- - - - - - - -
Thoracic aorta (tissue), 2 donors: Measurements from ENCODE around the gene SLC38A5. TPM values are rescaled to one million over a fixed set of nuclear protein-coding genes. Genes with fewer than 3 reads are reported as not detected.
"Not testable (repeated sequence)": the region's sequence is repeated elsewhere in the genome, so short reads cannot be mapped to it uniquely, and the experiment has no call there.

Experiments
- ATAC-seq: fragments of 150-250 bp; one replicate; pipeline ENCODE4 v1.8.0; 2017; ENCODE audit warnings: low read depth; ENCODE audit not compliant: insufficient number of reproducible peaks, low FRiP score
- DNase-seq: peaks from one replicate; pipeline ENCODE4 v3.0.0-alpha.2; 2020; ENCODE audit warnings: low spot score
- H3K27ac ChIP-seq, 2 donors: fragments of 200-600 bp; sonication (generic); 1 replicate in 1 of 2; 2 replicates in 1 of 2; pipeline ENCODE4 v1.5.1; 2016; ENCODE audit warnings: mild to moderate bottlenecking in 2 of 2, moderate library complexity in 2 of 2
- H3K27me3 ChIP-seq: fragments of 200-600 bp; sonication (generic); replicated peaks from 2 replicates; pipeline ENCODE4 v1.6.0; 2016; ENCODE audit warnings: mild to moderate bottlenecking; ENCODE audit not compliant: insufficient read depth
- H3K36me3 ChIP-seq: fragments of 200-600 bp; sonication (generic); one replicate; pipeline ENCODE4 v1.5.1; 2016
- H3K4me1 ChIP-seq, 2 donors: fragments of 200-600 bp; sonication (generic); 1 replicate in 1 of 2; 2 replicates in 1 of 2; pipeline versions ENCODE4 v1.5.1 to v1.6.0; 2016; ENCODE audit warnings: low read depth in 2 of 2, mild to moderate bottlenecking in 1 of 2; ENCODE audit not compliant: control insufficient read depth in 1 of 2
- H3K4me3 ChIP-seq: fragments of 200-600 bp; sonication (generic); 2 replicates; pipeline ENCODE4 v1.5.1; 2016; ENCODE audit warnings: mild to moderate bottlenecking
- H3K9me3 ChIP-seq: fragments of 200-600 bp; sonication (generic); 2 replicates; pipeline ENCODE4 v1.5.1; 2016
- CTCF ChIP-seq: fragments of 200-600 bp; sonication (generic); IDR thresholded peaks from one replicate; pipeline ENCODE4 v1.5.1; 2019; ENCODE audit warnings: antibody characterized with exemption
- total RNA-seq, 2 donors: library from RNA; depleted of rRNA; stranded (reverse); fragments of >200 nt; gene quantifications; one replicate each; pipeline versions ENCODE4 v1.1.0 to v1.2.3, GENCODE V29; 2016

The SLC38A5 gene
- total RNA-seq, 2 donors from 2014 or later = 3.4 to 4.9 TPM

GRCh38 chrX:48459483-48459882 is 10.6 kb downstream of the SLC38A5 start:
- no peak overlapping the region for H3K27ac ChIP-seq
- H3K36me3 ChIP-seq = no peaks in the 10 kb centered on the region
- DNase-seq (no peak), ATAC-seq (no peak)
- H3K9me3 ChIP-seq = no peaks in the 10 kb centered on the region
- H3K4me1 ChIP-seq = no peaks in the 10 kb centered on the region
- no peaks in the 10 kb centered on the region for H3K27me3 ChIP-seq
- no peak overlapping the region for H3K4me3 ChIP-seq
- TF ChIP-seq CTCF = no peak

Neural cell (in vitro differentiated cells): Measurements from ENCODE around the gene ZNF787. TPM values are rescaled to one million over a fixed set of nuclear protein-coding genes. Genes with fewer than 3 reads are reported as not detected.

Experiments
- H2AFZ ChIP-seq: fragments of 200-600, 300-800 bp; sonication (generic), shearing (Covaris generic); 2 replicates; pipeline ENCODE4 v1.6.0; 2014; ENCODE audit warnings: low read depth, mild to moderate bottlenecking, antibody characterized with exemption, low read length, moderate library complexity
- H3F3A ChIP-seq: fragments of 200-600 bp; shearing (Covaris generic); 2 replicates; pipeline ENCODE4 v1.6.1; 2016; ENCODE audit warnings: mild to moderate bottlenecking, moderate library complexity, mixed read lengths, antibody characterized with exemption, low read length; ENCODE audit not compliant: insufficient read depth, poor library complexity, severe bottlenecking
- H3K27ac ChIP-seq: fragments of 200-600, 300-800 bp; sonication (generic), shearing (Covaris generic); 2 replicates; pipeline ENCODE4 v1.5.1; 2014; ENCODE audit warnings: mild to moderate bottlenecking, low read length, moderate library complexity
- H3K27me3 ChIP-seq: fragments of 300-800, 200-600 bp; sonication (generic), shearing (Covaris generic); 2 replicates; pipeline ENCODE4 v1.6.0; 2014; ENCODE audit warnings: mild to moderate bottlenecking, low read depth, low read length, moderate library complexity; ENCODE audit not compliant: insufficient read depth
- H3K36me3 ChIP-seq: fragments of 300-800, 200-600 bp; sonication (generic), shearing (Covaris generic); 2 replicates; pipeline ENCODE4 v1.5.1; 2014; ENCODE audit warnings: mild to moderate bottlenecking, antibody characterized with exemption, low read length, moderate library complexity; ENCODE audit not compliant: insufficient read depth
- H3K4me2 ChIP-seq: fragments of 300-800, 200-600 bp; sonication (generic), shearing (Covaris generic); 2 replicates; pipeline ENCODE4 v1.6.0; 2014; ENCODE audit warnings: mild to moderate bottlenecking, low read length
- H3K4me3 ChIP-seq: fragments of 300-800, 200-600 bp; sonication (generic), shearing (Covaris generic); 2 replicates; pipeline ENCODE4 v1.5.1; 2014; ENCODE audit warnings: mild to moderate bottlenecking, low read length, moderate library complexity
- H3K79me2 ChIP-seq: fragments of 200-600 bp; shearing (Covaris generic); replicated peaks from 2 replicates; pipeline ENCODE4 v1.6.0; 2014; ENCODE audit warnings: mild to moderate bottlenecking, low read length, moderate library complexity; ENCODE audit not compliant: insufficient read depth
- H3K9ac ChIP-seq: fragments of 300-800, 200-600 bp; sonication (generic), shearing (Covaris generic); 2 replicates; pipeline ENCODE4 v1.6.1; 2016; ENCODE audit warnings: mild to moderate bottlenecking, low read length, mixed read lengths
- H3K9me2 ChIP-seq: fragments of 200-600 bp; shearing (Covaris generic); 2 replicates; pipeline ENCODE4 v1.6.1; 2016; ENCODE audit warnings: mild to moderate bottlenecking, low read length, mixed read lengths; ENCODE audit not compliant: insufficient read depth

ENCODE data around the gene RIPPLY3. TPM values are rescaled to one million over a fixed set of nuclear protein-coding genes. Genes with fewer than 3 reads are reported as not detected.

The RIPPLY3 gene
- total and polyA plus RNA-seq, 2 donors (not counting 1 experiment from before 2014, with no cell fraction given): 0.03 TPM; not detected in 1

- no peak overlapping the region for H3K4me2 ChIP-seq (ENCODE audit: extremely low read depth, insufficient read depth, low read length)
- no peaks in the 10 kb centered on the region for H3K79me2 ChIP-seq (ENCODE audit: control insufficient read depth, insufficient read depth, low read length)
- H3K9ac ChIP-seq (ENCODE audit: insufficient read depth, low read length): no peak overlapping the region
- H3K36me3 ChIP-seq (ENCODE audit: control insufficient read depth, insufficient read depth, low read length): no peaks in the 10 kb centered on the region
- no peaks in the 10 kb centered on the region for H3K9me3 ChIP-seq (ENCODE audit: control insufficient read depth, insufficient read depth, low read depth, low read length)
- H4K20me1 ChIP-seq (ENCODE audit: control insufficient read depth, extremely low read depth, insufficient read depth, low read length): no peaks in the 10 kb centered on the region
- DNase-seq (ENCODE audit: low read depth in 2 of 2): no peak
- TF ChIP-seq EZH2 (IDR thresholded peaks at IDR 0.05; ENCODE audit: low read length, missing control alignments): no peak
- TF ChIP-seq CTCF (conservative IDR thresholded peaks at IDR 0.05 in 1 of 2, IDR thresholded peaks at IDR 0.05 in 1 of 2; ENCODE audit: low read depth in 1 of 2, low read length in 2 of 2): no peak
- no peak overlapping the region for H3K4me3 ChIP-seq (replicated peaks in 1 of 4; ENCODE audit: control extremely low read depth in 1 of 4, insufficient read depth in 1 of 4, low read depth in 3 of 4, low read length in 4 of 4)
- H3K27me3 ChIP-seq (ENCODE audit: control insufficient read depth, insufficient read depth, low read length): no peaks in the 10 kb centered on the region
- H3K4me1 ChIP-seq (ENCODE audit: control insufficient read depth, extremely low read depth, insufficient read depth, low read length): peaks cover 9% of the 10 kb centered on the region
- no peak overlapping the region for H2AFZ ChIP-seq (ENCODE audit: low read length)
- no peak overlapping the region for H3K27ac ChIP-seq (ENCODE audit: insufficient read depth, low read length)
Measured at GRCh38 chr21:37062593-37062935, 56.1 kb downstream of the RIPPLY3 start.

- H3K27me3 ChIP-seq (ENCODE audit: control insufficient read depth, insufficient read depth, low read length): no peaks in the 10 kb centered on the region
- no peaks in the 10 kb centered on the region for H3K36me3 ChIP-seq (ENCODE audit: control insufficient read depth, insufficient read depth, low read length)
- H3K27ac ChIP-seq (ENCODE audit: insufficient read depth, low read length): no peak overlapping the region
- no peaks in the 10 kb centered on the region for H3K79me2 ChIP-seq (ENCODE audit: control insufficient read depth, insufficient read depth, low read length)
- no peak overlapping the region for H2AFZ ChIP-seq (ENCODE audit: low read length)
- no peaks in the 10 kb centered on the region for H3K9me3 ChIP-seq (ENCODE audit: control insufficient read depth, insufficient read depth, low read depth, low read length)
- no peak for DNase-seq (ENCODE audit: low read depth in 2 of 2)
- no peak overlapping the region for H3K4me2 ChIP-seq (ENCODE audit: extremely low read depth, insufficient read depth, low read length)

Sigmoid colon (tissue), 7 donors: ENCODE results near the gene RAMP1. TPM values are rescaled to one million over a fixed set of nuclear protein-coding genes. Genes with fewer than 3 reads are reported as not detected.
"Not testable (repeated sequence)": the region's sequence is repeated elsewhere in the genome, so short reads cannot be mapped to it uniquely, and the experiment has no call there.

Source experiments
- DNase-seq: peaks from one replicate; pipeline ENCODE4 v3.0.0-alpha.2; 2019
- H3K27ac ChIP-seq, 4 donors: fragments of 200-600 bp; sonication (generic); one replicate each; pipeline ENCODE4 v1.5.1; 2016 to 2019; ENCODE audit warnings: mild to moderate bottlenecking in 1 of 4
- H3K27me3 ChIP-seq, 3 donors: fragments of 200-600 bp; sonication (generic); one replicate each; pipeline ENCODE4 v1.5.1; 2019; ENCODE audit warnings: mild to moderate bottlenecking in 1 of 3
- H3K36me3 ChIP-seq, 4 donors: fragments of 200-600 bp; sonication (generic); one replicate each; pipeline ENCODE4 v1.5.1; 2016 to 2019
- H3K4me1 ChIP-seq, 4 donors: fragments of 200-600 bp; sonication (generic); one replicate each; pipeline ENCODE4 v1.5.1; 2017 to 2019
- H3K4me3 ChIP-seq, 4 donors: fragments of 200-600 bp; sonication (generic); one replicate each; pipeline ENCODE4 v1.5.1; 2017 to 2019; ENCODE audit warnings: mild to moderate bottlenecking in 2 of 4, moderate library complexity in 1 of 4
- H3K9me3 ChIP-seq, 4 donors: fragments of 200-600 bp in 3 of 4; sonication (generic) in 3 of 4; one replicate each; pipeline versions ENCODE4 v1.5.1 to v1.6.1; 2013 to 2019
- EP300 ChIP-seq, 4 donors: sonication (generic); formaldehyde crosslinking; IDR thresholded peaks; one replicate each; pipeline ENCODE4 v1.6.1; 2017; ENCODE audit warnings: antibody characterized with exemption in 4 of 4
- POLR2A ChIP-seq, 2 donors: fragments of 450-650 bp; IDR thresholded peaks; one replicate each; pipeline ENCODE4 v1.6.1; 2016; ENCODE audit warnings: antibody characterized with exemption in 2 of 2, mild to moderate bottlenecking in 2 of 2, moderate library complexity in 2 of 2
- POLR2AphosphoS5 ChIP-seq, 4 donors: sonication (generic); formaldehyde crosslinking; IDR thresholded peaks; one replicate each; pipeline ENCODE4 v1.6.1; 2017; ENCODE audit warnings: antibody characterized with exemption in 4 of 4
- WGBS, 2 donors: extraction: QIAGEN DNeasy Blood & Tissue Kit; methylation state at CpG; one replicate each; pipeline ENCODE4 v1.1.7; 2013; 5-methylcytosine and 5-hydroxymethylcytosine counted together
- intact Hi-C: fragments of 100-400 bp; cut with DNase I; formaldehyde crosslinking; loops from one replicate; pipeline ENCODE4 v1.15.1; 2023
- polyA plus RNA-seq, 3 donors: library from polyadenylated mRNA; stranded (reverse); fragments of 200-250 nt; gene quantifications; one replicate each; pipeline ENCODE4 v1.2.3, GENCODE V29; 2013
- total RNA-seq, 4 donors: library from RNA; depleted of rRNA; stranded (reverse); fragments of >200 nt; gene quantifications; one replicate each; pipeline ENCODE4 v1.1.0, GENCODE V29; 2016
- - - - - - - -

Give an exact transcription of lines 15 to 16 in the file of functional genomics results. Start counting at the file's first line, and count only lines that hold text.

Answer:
- total RNA-seq, 2 donors from 2014 or later = 3.4 to 4.9 TPM

GRCh38 chrX:48459483-48459882 is 10.6 kb downstream of the SLC38A5 start: